Here is how the printer accomplished the goals: The printer’s creative department designed a new format so that the multiple-component package would be produced using in-line finishing on a web press. The quantities were sufficiently large (more than 500,000) to justify the makeready (or startup costs) of the press finishing line. A single-pass, high-speed press operation produced the letter/application and BRE and inserted them into the outer yielding, what is called a closed-end mailer. This process effectively reduced the marketer’s previous vendor coordination from three to one and eliminated the need for a lettershop.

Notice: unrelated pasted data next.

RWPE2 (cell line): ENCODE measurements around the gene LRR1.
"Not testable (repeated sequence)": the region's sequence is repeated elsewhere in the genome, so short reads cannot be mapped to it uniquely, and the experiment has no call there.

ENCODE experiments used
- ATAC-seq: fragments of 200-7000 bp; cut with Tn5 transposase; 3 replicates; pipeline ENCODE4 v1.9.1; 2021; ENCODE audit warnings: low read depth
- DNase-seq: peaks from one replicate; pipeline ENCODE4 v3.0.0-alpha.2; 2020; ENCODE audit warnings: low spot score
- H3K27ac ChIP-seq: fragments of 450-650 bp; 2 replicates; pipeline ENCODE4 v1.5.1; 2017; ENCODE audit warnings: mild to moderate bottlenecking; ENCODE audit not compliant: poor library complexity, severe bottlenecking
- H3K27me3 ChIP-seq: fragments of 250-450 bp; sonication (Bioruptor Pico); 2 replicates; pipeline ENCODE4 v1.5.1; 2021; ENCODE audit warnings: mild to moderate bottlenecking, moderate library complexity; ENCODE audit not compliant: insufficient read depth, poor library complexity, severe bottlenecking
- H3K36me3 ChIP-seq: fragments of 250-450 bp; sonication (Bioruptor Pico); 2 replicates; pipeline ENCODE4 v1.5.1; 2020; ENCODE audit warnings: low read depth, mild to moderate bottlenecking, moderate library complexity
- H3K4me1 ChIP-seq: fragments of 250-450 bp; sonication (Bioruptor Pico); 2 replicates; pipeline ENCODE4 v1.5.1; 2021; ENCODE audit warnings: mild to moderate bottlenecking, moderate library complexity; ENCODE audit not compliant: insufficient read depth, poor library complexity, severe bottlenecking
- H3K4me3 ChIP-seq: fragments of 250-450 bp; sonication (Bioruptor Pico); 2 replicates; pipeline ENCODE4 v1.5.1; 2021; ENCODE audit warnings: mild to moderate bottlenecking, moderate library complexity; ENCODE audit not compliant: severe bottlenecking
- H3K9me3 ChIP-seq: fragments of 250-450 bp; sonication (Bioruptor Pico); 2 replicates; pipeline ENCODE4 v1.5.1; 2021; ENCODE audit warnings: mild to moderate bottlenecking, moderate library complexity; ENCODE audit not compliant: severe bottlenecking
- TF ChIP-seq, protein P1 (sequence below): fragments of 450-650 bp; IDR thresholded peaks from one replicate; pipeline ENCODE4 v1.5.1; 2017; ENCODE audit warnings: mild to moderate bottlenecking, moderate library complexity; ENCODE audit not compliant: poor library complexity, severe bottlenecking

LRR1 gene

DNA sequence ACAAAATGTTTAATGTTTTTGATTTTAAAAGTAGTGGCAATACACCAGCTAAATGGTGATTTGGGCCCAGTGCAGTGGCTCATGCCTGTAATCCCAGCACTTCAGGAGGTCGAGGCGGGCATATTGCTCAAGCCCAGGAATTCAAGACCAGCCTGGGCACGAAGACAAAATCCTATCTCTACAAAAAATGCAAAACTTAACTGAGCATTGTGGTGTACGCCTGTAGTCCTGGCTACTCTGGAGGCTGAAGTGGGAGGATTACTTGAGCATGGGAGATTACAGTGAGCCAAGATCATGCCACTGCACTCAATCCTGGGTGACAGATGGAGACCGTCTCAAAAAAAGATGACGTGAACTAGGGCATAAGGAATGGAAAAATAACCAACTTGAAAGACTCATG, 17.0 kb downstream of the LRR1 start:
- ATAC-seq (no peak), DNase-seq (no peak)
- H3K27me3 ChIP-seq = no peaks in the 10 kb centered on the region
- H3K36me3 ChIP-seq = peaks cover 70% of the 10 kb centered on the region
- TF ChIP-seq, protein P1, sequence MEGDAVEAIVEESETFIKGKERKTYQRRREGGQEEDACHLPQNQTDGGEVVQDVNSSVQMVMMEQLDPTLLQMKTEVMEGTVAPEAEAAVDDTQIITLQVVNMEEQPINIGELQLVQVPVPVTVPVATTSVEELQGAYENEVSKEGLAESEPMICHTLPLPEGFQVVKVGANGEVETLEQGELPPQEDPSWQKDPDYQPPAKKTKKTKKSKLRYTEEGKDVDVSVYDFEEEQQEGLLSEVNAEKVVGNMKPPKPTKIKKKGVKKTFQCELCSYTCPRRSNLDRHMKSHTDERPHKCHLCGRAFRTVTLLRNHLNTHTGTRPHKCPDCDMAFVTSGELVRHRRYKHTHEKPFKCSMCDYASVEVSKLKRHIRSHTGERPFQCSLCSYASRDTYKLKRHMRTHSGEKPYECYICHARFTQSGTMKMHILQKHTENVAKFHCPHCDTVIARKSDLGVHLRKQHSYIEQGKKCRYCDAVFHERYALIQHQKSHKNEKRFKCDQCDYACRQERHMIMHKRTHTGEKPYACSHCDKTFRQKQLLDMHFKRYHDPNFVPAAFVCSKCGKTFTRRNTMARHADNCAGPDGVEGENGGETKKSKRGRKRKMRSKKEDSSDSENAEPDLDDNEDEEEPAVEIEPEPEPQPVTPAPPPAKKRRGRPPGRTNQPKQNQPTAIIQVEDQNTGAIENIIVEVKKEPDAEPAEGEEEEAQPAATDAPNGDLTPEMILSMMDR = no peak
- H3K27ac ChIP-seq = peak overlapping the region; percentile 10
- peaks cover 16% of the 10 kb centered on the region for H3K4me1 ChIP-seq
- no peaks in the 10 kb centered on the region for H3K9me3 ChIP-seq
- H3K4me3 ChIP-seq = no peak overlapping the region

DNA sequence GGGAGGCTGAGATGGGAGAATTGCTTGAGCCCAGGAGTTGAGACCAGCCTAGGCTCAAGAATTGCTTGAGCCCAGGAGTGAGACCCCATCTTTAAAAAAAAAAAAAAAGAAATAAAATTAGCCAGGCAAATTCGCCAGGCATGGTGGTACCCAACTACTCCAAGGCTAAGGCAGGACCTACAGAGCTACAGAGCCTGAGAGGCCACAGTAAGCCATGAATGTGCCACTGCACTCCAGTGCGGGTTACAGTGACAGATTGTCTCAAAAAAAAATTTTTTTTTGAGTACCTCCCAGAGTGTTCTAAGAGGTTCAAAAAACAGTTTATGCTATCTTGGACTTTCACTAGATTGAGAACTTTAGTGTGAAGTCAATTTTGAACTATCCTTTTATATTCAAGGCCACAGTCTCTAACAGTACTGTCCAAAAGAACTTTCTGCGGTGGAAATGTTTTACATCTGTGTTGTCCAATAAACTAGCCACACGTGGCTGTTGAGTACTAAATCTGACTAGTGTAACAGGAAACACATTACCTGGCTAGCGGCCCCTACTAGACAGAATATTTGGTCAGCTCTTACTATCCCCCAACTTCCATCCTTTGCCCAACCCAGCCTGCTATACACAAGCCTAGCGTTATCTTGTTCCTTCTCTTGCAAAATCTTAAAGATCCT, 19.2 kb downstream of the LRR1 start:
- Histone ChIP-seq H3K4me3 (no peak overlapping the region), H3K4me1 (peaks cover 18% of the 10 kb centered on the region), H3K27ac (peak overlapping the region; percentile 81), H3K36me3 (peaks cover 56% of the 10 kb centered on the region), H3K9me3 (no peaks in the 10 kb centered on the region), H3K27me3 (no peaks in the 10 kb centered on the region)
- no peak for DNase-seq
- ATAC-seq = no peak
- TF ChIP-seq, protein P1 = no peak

But here is where the marketer realized really significant savings: The printer also used high-resolution inkjet imaging to reproduce the client’s business partner logos, as well as all aspects of personalization that appeared throughout the letter and on the application form. Previously, since the partner logos had been printed, plate changes were required on press for each version. Then a lettershop personalized the mailing using laser technology and processing a separate list from each credit card partner — resulting in multiple mailstreams. Instead, using color inkjet imaging, the printer programs all data, including name and address, critical credit data, all personalization and the logos into a single list and, thus, one mailstream.